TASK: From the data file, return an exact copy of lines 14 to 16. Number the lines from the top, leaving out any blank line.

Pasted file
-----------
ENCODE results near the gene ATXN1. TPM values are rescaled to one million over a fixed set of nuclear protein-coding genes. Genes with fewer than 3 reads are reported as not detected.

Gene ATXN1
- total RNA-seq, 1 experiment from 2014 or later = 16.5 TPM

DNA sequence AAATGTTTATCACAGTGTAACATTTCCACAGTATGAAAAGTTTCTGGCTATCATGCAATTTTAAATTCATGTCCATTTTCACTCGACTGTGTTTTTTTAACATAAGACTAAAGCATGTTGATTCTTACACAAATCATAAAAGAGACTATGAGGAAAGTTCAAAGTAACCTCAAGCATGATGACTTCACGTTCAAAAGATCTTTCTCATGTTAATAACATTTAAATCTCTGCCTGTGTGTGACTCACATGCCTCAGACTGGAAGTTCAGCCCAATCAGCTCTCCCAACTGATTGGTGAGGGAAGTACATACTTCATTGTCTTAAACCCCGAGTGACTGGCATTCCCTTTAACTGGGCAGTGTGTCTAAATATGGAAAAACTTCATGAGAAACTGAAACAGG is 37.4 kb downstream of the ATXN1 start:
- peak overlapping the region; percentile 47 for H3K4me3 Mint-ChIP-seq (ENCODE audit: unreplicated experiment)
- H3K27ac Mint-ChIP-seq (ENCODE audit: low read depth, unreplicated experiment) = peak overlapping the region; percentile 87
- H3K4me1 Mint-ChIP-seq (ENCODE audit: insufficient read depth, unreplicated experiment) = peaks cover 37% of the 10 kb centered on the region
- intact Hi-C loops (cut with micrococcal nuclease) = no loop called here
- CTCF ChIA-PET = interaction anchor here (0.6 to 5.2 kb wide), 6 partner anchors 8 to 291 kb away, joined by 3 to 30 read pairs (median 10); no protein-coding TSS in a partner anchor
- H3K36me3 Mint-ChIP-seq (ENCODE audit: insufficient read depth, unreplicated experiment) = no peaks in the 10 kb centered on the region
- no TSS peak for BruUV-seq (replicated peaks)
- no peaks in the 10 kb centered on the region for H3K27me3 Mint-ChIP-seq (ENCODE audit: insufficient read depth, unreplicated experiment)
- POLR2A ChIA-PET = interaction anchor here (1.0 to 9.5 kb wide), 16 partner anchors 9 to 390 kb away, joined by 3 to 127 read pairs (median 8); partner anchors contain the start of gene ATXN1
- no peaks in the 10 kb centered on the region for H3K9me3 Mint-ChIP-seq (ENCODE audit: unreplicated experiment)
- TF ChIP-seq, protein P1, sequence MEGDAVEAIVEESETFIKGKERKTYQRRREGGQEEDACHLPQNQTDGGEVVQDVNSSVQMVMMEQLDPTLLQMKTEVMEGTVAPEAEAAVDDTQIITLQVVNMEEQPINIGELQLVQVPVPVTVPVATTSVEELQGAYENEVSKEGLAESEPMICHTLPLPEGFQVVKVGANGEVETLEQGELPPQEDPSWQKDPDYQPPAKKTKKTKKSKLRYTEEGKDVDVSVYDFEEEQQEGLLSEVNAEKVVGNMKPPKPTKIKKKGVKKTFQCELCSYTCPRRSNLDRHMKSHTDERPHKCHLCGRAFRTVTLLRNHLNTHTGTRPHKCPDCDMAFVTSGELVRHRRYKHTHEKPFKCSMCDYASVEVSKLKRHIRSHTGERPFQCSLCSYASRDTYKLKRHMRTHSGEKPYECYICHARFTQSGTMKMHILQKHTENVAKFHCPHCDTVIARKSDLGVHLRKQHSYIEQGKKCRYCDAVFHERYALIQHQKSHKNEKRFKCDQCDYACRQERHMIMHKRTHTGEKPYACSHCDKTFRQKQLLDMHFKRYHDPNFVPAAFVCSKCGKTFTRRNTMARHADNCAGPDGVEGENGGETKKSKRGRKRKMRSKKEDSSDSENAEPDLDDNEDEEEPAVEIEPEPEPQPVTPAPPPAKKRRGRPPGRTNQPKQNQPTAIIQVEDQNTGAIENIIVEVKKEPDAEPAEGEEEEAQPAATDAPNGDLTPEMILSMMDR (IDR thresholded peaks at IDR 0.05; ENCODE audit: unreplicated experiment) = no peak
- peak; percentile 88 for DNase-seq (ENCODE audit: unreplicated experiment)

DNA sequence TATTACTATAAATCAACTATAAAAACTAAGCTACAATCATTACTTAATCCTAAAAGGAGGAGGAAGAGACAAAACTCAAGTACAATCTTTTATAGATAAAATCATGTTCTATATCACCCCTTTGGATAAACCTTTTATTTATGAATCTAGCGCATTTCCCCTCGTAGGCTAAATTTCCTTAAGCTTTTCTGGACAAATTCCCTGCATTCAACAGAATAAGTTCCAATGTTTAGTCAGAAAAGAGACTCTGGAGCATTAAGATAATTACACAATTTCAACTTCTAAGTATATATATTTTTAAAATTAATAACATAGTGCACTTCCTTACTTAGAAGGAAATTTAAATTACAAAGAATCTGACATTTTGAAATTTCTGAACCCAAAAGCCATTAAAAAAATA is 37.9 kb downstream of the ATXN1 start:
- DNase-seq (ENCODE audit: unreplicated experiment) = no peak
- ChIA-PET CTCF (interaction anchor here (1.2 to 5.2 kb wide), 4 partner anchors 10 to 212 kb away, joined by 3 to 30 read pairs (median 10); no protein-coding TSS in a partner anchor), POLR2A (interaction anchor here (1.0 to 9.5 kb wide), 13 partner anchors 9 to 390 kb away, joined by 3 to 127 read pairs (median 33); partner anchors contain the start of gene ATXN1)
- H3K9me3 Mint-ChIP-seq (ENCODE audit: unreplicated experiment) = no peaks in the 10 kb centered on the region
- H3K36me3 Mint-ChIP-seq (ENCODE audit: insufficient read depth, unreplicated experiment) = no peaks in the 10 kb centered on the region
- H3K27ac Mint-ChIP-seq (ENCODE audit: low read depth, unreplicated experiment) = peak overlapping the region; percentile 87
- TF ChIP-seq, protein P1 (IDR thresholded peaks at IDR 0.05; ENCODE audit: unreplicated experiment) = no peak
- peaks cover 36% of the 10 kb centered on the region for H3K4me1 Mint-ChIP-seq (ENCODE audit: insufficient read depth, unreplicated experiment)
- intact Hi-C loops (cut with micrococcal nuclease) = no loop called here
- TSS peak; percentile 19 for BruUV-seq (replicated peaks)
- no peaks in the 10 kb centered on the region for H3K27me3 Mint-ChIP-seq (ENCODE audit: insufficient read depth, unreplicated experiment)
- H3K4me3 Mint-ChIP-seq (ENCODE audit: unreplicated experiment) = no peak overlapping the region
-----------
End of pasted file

- no peaks in the 10 kb centered on the region for H3K9me3 Mint-ChIP-seq (ENCODE audit: unreplicated experiment)
- TF ChIP-seq, protein P1, sequence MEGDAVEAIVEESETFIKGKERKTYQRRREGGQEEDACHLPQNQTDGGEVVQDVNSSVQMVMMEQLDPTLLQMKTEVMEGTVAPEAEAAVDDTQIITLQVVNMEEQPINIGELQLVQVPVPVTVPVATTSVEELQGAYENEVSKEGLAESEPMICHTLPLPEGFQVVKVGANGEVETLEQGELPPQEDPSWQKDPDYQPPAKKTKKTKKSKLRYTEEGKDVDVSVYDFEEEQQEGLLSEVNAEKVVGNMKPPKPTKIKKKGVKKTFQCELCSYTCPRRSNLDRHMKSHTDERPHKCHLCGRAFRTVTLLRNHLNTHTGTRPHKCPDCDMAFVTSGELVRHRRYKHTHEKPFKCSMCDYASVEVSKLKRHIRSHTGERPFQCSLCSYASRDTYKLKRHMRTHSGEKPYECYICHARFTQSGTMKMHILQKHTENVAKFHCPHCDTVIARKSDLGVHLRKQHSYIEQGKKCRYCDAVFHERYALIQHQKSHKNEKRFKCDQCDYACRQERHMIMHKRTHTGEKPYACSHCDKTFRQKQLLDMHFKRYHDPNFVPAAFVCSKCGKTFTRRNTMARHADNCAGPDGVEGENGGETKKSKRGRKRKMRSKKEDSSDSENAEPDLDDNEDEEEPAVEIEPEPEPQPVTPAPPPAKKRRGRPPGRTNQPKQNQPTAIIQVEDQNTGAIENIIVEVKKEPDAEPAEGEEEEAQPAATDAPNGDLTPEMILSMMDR (IDR thresholded peaks at IDR 0.05; ENCODE audit: unreplicated experiment) = no peak
- peak; percentile 88 for DNase-seq (ENCODE audit: unreplicated experiment)